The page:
Queen Elizabeth II liked to say that she needed to be seen to be believed. Now it falls to her son King Charles III to test that principle, after a cancer diagnosis that will force him out of the public eye for the foreseeable future.
For a family that has cultivated its public image through thousands of appearances a year — ribbon-cuttings, ship launchings, gala benefits, investiture ceremonies, and so on — the sidelining of Charles may finally force the royals to rethink how they project themselves in a social-media age.
The king’s illness is the latest blow to the British royal family, which has seen its ranks depleted by death (Elizabeth and her husband, Prince Philip), scandal (Prince Andrew), self-exile (Prince Harry and his wife, Meghan), and other health woes (Catherine, the wife of Prince William).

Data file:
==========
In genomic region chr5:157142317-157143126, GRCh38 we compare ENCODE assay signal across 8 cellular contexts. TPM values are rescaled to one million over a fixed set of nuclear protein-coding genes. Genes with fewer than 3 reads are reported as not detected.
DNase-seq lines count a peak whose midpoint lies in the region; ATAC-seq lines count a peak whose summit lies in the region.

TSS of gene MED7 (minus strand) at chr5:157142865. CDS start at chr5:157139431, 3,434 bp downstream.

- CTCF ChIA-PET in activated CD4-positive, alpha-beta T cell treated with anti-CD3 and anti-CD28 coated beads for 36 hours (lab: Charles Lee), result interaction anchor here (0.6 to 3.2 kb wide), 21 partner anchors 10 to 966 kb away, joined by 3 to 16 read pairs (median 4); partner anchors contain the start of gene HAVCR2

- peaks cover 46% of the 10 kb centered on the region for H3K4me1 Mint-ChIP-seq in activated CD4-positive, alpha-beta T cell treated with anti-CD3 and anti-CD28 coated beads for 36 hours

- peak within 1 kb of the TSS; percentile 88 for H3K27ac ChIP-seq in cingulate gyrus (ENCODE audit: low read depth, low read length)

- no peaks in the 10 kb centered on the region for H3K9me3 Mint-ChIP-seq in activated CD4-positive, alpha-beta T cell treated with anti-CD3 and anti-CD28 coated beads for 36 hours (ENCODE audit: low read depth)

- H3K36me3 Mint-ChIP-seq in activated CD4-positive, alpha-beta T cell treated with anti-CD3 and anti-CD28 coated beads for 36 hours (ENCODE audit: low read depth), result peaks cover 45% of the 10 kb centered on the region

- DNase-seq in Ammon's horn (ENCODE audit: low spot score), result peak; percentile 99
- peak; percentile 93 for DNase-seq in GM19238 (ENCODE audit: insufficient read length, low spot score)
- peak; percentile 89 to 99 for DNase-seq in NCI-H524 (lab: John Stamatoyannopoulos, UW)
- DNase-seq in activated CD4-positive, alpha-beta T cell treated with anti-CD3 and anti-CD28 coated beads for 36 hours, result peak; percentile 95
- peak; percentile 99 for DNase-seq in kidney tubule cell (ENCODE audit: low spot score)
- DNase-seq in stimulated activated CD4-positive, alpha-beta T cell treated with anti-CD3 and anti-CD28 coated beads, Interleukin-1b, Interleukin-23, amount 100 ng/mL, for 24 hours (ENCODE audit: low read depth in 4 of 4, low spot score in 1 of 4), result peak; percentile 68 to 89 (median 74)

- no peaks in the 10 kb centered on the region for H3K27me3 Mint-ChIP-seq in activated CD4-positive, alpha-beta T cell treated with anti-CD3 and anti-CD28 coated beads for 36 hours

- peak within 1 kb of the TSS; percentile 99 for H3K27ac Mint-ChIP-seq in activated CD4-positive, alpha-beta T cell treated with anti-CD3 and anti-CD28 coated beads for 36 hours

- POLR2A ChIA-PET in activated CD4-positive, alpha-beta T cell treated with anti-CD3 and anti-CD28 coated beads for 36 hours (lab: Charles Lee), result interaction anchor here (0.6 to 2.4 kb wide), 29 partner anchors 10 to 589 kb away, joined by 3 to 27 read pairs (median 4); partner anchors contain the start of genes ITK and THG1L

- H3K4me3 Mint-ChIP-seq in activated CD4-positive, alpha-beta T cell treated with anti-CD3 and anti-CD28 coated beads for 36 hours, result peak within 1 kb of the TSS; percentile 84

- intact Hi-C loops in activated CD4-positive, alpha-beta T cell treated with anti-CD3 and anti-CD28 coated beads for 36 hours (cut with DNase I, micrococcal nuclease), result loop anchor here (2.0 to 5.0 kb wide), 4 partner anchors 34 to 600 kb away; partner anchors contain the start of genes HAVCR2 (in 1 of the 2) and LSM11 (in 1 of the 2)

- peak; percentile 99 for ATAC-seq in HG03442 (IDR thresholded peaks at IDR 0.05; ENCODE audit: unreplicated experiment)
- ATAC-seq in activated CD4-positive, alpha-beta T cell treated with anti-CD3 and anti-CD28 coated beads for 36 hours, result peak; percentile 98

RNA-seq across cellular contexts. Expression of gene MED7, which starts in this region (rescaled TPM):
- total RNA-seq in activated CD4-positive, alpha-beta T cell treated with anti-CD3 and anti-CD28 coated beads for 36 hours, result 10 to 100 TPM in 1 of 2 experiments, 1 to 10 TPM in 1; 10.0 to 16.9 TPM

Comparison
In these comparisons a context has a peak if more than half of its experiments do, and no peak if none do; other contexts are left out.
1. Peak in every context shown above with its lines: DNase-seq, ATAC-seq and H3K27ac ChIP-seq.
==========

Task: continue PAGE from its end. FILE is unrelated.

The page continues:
Charles, who is 75, took part in 425 royal engagements in 2023, his first full year on the throne, according to a count by The Daily Telegraph. That made him the second hardest-working royal after his younger sister, Princess Anne, who did 457. Both were busier than in the previous year, when Elizabeth, though in the twilight of her life, still appeared in public sporadically.
While Anne, 73, shows little sign of slowing down and William plans to return to public duties while his wife convalesces at home from abdominal surgery, even a temporary absence of the king from the public stage would put heavy pressure on the family’s skeleton crew of working royals.